Spice support: cinnamon and cassia

Cassia sticks

Cinnamon is one of the most recognized and widely used spices in the world, flavoring everything from drinks to meats to breads and desserts. You might be surprised to learn that much of what you think is cinnamon is in fact a different spice. In the US, nearly all of the spice jars labeled as cinnamon actually contain cassia, which has a similar taste but is less expensive. 

As you can see from cassia's Latin name, Cinnamomum cassia, it is is classified in the cinnamon family but differs from 'true cinnamon', Cinnamomum zeylanicum. (Some experts consider Cinnamomum verum to be 'true cinnamon' as well.) Both cassia and cinnamon come from the bark of tropical evergreen trees related to bay laurel. China is the ancestral home of cassia, and The Book of Spices notes it was cassia that first traveled to the West on what became known as "the cinnamon route". 

The differences between cinnamon and cassia are subtle and are mainly a matter of preference. While cassia is not as fragrant as cinnamon, some people prefer cassia's stronger flavor, which has a slightly bitter undertone. Saigon or Vietnamese cassia contains more oil and is more pungent than that grown in Indonesia, China, or India. Cinnamon's flavor is considered warmer but sweeter than cassia's often sharp taste.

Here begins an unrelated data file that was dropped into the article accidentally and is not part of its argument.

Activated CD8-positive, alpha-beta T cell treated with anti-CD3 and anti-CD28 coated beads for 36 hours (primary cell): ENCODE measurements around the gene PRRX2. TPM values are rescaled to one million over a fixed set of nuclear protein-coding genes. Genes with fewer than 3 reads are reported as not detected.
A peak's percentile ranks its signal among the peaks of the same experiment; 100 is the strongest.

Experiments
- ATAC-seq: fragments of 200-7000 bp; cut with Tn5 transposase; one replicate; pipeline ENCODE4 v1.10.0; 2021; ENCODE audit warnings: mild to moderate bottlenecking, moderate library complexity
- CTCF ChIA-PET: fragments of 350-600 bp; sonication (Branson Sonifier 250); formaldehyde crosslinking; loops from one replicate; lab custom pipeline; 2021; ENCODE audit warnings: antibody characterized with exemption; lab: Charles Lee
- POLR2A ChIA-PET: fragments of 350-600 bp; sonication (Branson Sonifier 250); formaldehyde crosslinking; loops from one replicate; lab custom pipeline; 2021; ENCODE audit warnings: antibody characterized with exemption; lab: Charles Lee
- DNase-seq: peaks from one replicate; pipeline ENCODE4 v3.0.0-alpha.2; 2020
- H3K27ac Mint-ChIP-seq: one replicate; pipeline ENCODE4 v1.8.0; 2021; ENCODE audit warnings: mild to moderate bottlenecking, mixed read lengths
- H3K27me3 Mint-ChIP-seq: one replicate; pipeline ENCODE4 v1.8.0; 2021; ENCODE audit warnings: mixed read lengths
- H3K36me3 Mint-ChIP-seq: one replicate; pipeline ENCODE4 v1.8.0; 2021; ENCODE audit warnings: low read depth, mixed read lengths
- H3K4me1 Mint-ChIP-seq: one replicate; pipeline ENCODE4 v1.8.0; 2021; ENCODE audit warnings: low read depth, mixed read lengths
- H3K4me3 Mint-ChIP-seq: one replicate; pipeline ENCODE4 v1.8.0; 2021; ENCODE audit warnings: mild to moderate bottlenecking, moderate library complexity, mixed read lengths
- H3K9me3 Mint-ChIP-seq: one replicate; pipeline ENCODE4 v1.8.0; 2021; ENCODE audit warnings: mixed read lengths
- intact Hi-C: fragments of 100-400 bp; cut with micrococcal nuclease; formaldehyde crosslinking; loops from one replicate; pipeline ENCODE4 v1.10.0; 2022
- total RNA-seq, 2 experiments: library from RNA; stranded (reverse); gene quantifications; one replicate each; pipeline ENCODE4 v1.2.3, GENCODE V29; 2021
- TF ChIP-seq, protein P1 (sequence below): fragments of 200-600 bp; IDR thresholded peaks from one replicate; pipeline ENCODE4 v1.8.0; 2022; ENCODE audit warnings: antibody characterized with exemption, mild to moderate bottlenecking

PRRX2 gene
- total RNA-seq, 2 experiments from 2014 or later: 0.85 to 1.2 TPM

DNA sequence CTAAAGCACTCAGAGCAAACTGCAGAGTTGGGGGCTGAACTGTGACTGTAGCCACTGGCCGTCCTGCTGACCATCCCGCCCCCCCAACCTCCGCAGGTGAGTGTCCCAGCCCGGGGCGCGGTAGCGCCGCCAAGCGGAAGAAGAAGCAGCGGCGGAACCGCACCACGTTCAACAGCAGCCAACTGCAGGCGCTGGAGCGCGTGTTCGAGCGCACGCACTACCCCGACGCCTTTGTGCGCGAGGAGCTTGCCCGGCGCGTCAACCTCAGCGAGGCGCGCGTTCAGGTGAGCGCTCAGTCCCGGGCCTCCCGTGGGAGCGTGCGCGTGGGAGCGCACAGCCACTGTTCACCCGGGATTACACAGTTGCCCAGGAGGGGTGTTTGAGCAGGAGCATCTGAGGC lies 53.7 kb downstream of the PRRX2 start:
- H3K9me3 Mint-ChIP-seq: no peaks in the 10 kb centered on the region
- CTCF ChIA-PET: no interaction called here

Cassia bark is thicker than cinnamon bark (the photo above is of cassia), and the latter has a flakier appearance. Most true cinnamon comes from Sri Lanka, where, according to The Encyclopedia of Spices and Herbs, generations of "cinnamon peelers" pass down the skill of peeling the delicate bark and deftly rolling it into quills. 

Color differences also distinguish cassia and cinnamon. Cassia bark is darker than cinnamon bark, and ground cassia has a reddish-brown hue, while ground cinnamon is a pale tan. Cassia is harder than cinnamon and is difficult to grind at home, but cinnamon can be easily ground using a mortar and pestle or spice grinder. The quills of both spices are often used whole in poaching liquids.

Some countries have made it illegal to label cassia as "cinnamon", but not the United States. Most of what is sold as cinnamon in the US is actually cassia. Most reputable spice merchants will offer additional information so you can tell which product you are buying. True cinnamon is frequently called 'Ceylon cinnamon'. Another clue is the country of origin - if it comes from Sri Lanka, it is probably true cinnamon. 

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